Saturday, November 28, 2015

Don't get angry . . . and don't get even.

Watching the recent angry back-and-forth between Russian President Putin and Turkish President Erdogan has caused many of my friends in the medical world to wonder: Why do high ranking national officials stoop to apparently immature approaches in their disputes, approaches that might lead to an expansion of a conflict to something that neither party wants?

And then I remind them of behavior they have witnessed between senior doctors in their hospitals' operating rooms, intensive care units, and treatment floors. Sheepish looks quickly follow.

There is a school of thought that suggests that your effectiveness as a negotiator is enhanced when you display anger. Professor Alison Wood Brooks at Harvard Business School presents the alternative view in a recent HBR article:

[T]here’s a body of research . . . that documents the consequences of feeling angry while negotiating. This research shows that anger often harms the process by escalating conflict, biasing perceptions, and making impasses more likely. It also reduces joint gains, decreases cooperation, intensifies competitive behavior, and increases the rate at which offers are rejected. Angry negotiators are less accurate than neutral negotiators both in recalling their own interests and in judging other parties’ interests. And angry negotiators may seek to harm or retaliate against their counterparts, even though a more cooperative approach might increase the value that both sides can claim from the negotiation.

Or, as Lucius Annaeus Seneca put it:

Anger: an acid that can do more harm to the vessel in which it is stored than to anything on which it is poured.

In her article, Brooks offers some strategies that can be employed to help people tamp down unproductive anger, both in themselves and in their negotiation counterparties.  Most of her advice relies on a party's emotional intelligence.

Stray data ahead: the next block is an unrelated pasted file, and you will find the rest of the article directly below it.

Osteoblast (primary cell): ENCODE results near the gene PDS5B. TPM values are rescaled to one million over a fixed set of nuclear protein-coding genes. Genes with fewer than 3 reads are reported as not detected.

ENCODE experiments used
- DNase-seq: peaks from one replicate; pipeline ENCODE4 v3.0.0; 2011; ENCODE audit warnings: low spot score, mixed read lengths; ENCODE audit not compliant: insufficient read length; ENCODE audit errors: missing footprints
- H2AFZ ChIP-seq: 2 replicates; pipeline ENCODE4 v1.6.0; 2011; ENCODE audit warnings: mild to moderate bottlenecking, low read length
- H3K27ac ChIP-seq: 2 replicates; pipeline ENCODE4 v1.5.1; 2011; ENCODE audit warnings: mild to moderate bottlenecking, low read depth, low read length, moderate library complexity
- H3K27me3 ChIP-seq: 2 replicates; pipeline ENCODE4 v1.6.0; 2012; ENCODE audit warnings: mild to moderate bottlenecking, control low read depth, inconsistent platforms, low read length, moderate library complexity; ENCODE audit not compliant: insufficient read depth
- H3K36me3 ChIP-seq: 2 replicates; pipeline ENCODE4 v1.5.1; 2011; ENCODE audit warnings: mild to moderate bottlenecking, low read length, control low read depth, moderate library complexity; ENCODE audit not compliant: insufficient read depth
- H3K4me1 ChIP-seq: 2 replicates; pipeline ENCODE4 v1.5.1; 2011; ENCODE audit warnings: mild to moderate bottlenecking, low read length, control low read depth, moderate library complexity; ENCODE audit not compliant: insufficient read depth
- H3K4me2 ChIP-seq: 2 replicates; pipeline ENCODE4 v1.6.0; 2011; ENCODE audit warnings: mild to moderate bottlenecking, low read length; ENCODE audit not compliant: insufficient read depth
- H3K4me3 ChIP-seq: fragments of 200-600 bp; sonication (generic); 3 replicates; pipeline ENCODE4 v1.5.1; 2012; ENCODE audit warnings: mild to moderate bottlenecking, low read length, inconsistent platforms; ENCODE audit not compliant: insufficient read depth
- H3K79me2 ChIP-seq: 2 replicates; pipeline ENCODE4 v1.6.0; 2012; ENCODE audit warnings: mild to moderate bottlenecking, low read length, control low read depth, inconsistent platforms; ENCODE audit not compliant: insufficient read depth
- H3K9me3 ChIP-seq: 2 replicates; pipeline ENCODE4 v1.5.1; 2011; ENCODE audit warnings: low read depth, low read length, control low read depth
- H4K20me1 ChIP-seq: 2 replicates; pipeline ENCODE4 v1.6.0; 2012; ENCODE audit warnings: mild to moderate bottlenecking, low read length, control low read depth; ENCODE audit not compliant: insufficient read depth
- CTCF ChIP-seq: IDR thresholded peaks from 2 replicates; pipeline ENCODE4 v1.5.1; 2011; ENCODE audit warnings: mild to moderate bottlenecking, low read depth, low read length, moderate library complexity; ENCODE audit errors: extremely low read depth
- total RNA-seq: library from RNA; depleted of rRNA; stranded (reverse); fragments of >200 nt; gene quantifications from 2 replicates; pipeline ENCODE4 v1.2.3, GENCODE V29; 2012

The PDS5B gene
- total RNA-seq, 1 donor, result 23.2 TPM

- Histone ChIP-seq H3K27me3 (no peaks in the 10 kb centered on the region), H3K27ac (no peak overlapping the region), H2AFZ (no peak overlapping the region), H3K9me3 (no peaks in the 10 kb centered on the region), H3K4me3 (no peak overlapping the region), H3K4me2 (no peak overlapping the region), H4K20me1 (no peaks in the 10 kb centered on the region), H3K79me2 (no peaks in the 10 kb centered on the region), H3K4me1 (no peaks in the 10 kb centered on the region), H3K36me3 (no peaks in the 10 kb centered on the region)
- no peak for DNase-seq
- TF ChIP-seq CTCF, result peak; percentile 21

Coincidentally, Dr. Gene Lindsey devotes a portion of his most recent weekly newsletter to this issue of emotional intelligence in the health professions. His focus is on the importance of this attribute in enhancing the value proposition for health care delivery, but the topic is also relevant in simple face-to-face clinical relationships.

Many of the points seem self-evident.  For example:

Emotional intelligence — plays a significant role in determining how effectively physicians communicate and establish relationships with patients, as well as with their colleagues.

Effectively leveraging emotional intelligence requires an understanding of how emotional intelligence manifests itself, as well as tools to help understand an individual's emotional intelligence in a healthcare context.

Emotional intelligence has four components: self-awareness, social awareness, self-management and relationship management. EQ is the ability to perceive, evaluate, understand, respond to and influence emotions. 

Having spent many hours in offering negotiation training to residents and medical students over the past four years, I have seen first hand how often these latter four components are missing. Even in classroom simulation exercises, I've seen anger and its close ego-driven relatives--stubbornness, aggressiveness, and passive aggressiveness--employed as negotiation strategies.

More sadly, while working in the medical field, I found myself mediating and moderating such behavior among highly experienced attending physicians.

Linda Pololi, in Changing the Culture of Academic Medicine, explores the environment in medical schools and finds precursor behavior among the faculty that likely influences medical students, to wit, "feelings of dehumanization [and] erosion of trust . . . within an environment where competitive individualism was rewarded and collaboration undervalued."  If their teachers present such an example, is there any wonder why young doctors carry it along through residency and beyond?

But there is hope. As educators we can create a safe learning environment to help young professionals develop aspects of self-awareness, social awareness, self-management and relationship management.

Here's a story from two students who learned some key lessons during a simple negotiation game in one of my classes at Telluride. Derek summarizes what he learned: "The frantic pace of a situation [can] overwhelm you into making irrational decisions.  Once we’ve jumped to a diagnosis, and confidently shared it with others, we are too prone to cling to it beyond rationality. Our ego gets in the way of us re-evaluating, asking what we may have missed, and being open to different opinions."

Note, too, Sam's comment: "I’m not going to lie – my ego still stings a little bit, but what a great lesson, and what a good way to learn it. I hope that stings stays with me so that I don’t make the same mistake again when it matters, when it can affect a patient."

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